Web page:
Top positive review
A history of the mess we're in
12 July 2018
In this book Burleigh describes how our present world has been shaped by the clash of rising and declining powers. He sees our current era as defined by what he calls two shocks. The first, at the start of the '90's, was the ending of the Cold War, which left America standing alone as the only surviving world power, whilst the second was the financial crash and Great Recession of 2008, which, in the West, resulted in increasing inequality and social division. Over this period the Middle East became a crucible of conflict and war. Meanwhile, Europe and America continued to be the promised land for refugees escaping violence corruption and poverty in their homelands,
Burleigh's chapters provide succinct summaries of the political, economic and social histories of the Middle East, Turkey, Russia, China, the USA and the EU. I felt his outline of Iranian history and diplomacy was particularly helpful in understanding the complex factors fuelling conflicts across the Middle East. He is scathing about the West's prospects under President Trump - "no geopolitical thinker but rather a capricious bullying narcissist.....America and the world's problems require patience, knowledge and thought....". America's weakness opens opportunities for Russia and China to exercise their brands of power more widely on the global stage. The book is pessimistic about the EU's potential to contribute to a more stable and prosperous world. Burleigh views the European project as ponderous, much too divided and consumed by nationalistic tensions, e.g. Brexit, to make a genuinely global impact. A defining feature of the present is how the West is fading as the major driving geopolitical force in the world.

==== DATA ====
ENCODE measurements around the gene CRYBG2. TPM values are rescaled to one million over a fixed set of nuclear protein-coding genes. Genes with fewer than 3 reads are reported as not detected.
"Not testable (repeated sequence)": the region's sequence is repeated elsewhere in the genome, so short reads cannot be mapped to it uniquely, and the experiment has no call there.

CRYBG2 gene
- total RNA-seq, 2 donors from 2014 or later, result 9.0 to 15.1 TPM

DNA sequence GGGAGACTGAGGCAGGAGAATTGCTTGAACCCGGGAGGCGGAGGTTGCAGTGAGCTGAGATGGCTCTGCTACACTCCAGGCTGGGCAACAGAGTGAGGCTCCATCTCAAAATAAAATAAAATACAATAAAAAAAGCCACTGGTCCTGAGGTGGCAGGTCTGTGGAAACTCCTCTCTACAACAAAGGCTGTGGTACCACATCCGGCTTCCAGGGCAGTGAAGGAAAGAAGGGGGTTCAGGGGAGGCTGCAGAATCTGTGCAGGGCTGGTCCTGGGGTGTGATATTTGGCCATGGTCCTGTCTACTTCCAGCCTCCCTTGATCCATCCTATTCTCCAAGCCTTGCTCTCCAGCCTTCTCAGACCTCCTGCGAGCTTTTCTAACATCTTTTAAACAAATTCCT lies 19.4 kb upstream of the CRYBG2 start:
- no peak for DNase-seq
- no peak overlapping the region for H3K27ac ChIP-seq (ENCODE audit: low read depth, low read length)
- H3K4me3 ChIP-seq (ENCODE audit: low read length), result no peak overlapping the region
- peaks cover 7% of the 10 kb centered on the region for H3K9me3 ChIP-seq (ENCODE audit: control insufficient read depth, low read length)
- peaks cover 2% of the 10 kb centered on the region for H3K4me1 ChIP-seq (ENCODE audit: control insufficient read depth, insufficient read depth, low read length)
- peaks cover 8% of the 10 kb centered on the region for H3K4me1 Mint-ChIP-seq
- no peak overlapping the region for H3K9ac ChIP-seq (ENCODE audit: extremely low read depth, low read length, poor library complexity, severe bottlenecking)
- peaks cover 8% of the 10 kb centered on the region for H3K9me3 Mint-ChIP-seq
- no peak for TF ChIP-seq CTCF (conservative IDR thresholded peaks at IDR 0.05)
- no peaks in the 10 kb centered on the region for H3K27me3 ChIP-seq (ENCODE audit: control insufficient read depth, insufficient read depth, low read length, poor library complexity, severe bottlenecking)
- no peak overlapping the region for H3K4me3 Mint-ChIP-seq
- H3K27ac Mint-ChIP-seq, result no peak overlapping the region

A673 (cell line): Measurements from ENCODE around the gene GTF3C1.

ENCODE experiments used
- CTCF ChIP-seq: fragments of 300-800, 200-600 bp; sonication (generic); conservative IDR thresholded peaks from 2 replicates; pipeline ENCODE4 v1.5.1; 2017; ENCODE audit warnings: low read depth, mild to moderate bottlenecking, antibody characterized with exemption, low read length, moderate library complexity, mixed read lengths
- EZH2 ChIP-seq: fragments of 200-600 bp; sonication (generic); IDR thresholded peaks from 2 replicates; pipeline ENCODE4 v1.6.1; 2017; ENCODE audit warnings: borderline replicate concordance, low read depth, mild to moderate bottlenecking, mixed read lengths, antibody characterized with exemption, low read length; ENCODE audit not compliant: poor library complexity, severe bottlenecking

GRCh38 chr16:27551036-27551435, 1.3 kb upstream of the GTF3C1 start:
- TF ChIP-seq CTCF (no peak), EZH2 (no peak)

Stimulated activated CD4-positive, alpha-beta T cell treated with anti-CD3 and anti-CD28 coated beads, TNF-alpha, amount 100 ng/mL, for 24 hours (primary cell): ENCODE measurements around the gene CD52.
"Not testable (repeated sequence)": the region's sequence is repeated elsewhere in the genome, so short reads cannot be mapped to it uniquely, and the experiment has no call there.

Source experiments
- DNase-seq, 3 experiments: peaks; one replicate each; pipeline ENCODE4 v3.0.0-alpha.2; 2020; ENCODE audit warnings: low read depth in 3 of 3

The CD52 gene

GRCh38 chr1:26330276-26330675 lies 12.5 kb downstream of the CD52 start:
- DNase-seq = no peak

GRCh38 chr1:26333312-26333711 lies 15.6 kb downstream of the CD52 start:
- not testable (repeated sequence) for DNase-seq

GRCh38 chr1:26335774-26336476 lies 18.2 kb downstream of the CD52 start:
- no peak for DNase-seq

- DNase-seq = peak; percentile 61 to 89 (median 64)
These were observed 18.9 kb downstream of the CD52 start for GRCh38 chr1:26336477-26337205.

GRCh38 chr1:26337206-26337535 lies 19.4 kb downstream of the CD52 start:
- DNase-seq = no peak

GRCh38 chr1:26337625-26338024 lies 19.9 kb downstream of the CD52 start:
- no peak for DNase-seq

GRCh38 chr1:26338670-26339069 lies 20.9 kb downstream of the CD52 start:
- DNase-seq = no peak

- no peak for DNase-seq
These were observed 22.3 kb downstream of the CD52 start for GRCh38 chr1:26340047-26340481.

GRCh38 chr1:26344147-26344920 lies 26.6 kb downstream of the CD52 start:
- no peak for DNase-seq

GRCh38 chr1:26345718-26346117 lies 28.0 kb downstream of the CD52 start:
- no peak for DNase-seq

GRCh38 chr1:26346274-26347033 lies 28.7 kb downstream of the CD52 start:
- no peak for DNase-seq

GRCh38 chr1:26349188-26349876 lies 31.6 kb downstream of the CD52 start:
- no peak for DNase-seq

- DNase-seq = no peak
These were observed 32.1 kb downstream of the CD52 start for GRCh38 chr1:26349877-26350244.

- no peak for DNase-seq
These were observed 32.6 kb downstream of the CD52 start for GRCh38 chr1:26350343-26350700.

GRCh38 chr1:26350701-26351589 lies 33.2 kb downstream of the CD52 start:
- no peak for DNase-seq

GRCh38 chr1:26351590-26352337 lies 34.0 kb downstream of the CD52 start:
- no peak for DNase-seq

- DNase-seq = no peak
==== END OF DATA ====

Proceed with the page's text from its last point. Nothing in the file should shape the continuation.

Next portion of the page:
Burleigh's arguments are supported by copious references drawing on Anglo-American and European sources. His book is not intended as prophecy and doesn't suggest any easy simplistic solutions to resolve the issues it identifies. Rather, Burleigh succeeds in giving a coherent account of the complex forces shaping the world we live in today. He provides a comprehensive challenging analysis of international relations which offers much food for thought.